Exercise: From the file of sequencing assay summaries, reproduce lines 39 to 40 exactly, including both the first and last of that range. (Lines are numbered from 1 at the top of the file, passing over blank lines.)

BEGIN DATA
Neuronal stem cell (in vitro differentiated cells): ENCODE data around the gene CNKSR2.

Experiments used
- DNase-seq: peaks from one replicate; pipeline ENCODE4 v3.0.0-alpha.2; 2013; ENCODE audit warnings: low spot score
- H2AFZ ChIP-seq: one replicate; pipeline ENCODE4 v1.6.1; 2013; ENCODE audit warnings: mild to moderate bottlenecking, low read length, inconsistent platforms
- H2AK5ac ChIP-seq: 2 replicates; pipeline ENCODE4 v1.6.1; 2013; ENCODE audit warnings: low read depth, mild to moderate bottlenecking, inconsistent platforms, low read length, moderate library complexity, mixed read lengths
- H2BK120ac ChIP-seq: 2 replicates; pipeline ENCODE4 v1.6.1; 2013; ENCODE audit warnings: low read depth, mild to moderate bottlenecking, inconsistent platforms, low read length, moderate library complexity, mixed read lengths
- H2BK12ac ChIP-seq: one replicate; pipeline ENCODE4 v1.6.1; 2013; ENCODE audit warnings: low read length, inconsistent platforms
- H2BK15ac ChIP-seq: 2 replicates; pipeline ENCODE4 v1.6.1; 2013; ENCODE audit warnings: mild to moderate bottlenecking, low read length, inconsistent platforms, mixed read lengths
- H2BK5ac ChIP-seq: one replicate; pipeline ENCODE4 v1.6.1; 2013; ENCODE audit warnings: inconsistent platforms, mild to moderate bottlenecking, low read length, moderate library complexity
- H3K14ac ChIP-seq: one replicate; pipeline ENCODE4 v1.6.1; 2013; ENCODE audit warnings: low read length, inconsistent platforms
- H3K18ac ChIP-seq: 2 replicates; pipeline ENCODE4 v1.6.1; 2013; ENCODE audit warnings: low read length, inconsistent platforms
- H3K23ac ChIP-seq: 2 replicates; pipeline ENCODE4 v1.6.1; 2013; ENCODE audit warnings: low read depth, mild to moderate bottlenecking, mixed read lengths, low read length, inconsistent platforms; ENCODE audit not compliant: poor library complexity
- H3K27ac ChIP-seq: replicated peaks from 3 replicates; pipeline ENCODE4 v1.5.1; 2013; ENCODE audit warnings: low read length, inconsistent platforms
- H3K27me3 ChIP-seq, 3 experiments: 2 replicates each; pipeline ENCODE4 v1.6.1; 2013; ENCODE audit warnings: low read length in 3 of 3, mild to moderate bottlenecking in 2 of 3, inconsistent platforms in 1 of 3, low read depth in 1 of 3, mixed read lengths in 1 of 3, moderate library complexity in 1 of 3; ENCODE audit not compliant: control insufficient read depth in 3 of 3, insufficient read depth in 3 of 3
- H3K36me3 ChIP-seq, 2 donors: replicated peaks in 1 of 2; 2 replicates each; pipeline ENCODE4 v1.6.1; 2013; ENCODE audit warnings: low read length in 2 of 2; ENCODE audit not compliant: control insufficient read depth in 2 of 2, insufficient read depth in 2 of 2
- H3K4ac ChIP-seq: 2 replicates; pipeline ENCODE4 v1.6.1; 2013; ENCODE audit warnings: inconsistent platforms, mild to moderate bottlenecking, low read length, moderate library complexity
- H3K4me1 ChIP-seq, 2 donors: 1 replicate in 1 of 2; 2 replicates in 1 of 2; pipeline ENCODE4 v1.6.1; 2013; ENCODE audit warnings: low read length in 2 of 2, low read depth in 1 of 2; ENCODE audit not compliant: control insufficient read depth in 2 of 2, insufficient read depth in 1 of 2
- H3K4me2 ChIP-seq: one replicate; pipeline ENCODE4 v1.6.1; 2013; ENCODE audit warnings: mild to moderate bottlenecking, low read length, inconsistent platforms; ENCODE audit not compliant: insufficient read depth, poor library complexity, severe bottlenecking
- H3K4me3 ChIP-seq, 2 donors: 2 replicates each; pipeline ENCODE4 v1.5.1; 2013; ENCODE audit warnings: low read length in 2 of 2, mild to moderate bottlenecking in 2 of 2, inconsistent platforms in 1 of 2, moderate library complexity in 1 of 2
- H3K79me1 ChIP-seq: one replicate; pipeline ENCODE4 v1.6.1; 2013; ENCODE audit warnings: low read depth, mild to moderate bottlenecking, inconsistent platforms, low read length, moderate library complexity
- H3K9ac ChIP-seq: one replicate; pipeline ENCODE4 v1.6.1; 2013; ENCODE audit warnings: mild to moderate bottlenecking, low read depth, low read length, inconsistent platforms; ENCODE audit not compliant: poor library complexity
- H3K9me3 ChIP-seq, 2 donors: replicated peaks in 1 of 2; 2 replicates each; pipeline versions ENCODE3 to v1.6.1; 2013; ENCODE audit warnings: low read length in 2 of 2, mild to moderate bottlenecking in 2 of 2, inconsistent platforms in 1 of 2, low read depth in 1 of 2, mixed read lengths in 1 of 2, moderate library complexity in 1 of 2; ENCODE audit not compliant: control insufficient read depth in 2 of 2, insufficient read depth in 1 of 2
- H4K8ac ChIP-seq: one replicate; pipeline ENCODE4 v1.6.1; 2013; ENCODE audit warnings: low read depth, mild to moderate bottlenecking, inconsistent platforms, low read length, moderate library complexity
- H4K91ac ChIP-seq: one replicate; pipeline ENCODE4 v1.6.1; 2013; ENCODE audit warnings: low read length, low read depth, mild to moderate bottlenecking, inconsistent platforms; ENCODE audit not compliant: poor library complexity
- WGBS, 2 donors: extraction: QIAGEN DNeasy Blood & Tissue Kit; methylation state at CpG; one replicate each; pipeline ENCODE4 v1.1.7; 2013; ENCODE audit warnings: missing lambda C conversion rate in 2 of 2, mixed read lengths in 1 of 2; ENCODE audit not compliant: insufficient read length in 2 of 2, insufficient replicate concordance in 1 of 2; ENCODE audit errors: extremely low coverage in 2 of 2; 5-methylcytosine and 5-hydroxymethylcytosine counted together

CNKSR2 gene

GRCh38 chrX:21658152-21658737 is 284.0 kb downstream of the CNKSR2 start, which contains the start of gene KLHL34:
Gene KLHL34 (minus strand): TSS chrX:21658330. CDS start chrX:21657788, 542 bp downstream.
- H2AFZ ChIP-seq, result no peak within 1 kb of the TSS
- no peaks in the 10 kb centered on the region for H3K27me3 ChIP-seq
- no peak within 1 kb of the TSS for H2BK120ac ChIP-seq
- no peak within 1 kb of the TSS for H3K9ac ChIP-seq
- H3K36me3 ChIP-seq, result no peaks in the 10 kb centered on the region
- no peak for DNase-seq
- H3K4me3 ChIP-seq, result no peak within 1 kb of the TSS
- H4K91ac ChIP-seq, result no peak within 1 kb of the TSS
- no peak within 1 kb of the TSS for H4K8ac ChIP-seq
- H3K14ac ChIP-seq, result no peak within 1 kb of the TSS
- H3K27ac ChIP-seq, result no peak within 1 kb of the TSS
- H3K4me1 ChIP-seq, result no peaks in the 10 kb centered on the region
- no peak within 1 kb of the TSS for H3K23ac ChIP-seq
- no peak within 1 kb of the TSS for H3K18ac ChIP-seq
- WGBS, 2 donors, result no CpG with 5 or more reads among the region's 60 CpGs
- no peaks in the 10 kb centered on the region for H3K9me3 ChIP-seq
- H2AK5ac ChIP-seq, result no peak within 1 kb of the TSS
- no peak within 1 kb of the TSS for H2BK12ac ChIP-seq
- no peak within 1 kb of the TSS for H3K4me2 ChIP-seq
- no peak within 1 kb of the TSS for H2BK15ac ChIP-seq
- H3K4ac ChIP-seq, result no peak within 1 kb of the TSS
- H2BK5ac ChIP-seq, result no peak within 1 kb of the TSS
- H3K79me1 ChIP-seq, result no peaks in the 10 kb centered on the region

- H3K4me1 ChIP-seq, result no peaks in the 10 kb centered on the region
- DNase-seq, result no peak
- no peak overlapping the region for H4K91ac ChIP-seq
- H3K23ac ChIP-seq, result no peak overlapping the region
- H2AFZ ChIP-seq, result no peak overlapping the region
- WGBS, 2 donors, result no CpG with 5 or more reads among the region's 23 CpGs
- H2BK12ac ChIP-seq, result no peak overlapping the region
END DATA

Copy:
- H3K27ac ChIP-seq, result no peak within 1 kb of the TSS
- H3K4me1 ChIP-seq, result no peaks in the 10 kb centered on the region